In the highly competitive world of small business, the slightest little hitch can send your business into a tailspin. Most small business owners would like to think they are prepared for life’s hurdles by insuring their premises, their employees and their equipment.
But what if you had to shut your doors due to an unforseen business interruption? Would your business survive? What if you were in retail and you were forced to close your doors just before Christmas?
A recent survey of nearly 500 small businesses found that one in four would not survive if they had to close their doors for three months. The survey found that a quarter of small businesses would have to shut down if they experienced a business disruption such as a major fire or storm and this figure jumped to 38 per cent if the shutdown happened during a busy period in the year for that business.
Perhaps the most striking finding was that 1 in 7 businesses experienced a shortfall in income because of a business interruption in the past 12 months.
Despite the findings, less than a quarter of business owners surveyed actually had business interruption insurance.
Business interruption insurance covers the shortfall in gross profits caused by the interruption to a business from insured events, helps pay ongoing costs and protects profit margins until the business is back on its feet and back at its profit level before the interruption.
Business interruption insurance can:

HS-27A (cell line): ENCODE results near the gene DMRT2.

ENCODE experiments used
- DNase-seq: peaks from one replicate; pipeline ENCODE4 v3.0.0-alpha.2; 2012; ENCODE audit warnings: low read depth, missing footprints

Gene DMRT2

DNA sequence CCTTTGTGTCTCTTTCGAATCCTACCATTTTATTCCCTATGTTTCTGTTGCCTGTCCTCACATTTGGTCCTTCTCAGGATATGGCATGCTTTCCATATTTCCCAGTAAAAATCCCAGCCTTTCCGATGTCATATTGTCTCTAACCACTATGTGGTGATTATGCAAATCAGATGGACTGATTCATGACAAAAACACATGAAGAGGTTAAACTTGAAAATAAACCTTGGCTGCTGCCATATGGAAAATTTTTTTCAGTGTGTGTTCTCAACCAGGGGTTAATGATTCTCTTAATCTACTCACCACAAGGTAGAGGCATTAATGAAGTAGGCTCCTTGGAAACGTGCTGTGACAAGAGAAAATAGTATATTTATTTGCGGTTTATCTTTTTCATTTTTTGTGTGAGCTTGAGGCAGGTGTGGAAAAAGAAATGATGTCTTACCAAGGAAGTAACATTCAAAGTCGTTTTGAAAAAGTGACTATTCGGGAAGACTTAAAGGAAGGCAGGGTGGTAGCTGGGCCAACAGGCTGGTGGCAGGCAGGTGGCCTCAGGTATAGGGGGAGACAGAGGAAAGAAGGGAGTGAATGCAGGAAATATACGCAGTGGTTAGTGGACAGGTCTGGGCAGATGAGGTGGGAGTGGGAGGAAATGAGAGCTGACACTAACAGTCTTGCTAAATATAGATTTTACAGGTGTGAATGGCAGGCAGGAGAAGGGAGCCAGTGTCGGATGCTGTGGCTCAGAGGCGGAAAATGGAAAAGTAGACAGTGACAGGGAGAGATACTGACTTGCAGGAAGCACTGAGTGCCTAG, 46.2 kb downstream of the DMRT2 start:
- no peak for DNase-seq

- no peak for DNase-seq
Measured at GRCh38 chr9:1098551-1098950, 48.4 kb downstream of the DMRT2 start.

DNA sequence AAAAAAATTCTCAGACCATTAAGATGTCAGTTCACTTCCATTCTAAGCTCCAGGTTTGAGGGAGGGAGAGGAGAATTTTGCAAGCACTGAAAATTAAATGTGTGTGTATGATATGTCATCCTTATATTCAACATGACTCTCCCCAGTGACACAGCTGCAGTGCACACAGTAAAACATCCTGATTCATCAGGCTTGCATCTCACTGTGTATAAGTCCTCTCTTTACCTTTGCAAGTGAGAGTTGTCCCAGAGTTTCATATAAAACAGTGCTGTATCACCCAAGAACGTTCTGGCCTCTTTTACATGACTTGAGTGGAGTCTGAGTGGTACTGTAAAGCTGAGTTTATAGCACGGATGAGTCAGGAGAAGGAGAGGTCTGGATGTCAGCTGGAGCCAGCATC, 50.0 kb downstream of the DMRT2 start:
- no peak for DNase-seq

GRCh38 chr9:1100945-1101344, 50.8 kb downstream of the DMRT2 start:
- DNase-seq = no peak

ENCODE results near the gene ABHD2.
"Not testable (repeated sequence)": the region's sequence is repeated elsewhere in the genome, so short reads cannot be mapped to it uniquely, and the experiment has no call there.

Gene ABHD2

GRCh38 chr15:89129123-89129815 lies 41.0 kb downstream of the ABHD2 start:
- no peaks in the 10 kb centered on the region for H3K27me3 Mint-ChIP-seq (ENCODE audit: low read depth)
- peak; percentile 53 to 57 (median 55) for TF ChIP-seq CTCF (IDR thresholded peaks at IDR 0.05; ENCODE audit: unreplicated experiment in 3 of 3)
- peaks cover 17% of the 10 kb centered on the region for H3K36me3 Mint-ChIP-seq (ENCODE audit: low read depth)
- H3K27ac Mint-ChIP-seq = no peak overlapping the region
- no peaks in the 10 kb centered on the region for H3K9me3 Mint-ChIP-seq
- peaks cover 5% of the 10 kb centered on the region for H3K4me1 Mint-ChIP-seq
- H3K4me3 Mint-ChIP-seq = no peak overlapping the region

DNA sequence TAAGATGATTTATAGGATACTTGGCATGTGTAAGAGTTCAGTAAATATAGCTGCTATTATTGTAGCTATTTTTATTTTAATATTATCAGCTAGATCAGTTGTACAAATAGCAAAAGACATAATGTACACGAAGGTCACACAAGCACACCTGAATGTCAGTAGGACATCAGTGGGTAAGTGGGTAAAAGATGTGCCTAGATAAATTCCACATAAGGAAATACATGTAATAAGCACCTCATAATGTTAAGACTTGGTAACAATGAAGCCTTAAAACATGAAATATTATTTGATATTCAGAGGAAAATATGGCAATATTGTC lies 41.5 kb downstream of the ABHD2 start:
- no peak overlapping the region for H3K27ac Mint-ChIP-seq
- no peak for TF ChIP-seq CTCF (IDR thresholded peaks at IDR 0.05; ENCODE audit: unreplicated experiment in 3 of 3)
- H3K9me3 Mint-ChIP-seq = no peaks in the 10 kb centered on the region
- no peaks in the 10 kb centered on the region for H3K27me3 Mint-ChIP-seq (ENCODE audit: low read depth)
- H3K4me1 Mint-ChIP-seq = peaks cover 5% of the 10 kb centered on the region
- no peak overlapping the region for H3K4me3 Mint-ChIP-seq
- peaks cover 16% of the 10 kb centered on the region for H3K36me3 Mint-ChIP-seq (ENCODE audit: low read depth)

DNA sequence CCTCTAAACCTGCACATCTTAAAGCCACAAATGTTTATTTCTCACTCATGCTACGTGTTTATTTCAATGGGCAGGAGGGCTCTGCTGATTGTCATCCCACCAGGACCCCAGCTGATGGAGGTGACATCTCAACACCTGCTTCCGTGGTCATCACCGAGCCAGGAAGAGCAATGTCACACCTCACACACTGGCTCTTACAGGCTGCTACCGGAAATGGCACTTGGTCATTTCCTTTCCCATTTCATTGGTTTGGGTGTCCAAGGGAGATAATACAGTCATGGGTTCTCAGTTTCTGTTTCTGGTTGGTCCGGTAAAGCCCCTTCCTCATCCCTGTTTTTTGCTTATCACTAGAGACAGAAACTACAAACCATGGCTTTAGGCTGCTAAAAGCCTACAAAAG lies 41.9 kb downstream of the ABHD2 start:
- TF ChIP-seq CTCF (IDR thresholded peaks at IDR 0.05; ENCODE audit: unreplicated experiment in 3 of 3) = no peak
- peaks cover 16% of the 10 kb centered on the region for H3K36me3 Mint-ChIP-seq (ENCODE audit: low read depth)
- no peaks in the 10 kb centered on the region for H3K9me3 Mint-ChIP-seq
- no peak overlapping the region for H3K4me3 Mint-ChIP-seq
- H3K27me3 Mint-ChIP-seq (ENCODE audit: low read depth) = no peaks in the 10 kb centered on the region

When insuring against business interruption, you will also need to select an ‘Indemnity Period’. This is the period of time you wish to insure your business for loss of gross profit. You may be surprised how long it takes to get back to business, particularly after a major event.
Our a customer whose motor repair business was consumed by a fire, including 19 customer cars, took 18 months to get back to where he was before the fire. Investigations, council planning and permits can take longer than you expect.
Realistically, any business interruption could be a major setback for a small business, particularly in the current economic climate, where margins for many operators are already tight.
The first step to ensuring your small business is fully protected is to understand your risks. Consulting an insurance adviser can help you assess what insurance your business has, and what other covers you may need to make sure you’re protected.